2. Having to take your money out of the market because you need the money.Alright, this is one that you don’t have control over. If you need the money, and you don’t have any other options to fund whatever situation has arisen, then you have to take money out of the stock market. I get that. Now, this can have profound effects on your rate of return over time. Say everything is going well, you’ve been investing for 20 or 30 years, and retirement hits and you need the money. But then, you realize, “Oh wait, there’s a housing crisis. The stock market stinks right now!” Unfortunately, that’s just tough luck. Even though you might have had a solid return all those years, you might have to take a 20 or 30% portfolio loss simply because of the timing – or shall I say bad timing? This has happened to real retirees in recent history. It can happen to you, too. This, my friends, is where a great financial advisor can help you out. If you’re in retirement and are invested solely in the stock market, you can do better. For example, having some bonds in the mix may help you lower your volatility. There are also a number of other safe investments for those who are nearing or are in retirement. Granted, this strategy somewhat involves exiting the stock market, but it’s smart for your overall portfolio.
3. Fees.I can’t tell you how many target-date funds I see that have mutual funds with ridiculous fees. Ugh. Now, fees aren’t evil. People who work hard to create a mutual fund and the people who manage it deserve to be paid. But you know what? Sometimes, there are just better options out there (and there are). It’s important to keep fees low because they do eat into your portfolio. Many times, these fees are recurring fees that pull money from your investments. And you know what? Many people don’t even know they are paying these fees unless they look at the fine print. “But Jeff, if I don’t notice these fees, they can’t be that bad, right?” Wrong. While fees might pull a small amount from your funds, they add up over time. You lose a lot of potential earning power when your money is drained through fees. Hint: Index funds with low fees were a popular choice among experts.
Is There Any Hope?Yes, there’s a lot of hope. Let’s summarize what you should do to raise your chances of a better return:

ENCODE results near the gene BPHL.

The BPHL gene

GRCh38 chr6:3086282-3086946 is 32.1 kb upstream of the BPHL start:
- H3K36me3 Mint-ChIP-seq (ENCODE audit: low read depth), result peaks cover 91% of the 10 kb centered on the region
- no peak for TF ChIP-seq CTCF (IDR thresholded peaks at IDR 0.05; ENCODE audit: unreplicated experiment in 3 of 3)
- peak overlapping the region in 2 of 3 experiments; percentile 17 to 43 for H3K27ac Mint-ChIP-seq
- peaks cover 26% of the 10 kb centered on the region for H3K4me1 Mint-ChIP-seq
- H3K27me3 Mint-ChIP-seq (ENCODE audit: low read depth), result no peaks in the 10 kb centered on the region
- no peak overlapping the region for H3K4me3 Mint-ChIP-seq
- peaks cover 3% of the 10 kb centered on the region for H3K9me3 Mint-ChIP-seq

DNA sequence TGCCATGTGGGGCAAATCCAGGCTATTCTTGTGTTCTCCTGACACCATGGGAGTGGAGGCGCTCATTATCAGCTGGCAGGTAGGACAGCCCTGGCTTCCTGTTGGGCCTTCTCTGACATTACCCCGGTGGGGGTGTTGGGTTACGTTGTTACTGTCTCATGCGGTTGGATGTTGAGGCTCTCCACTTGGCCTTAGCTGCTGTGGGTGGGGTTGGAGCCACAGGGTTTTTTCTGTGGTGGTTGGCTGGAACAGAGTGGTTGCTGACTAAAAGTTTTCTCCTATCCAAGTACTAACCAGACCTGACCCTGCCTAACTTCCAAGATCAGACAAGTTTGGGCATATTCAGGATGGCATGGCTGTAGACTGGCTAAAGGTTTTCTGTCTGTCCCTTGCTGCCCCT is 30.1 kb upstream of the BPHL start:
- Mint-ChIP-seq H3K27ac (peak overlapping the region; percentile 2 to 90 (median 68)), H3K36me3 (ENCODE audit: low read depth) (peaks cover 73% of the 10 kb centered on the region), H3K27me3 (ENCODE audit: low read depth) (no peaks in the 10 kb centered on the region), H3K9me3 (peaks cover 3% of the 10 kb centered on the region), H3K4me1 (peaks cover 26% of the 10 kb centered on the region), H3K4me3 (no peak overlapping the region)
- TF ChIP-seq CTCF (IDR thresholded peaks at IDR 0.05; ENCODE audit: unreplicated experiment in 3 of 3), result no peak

- Invest for the long-term
- Seek the help of a competent professional – especially if you’re nearing retirement or are in retirement
- Watch out for outrageous fund fees
I agree, very misleading. I can’t believe that that 7% number we see everywhere is adjusted (based on a guess) for inflation. I would much prefer to know how much actual money I can expect to have in X years. Then I can figure taxes and inflation on my own. The good news is, I’ve never been brave enough to imagine earning 11%!
The direct link you gave to show ” the data seems to prove this ” shows “1950-2009”, “Total Return” to be 11.0%, not 7%. 7% may about be the inflation adjusted number, but you later say ” If you input a different timeframe, index, or add other factors to the equation such as inflation, “, implying that your initial analysis did not account for inflation. 11% vs. 7% has a tremendous impact in future financial modeling.
Not to mention those numbers were through 2009 and this article was written in 2016, including one of the sharpest downturns in history but leaving out the recovery that actually occurred.
There was no intention to mislead Bob. When ever you’re dealing with statistics, you’ll get different numbers. This is especially true when the source requires different inputs. That return would be lower for 2009 due to the crash as you said, but that doesn’t mean they were inaccurate. And 7% is still a strong return compared to most other investments.
I agree with Bob on this one. The fact that the 7% includes inflation is the difference between 7-11%.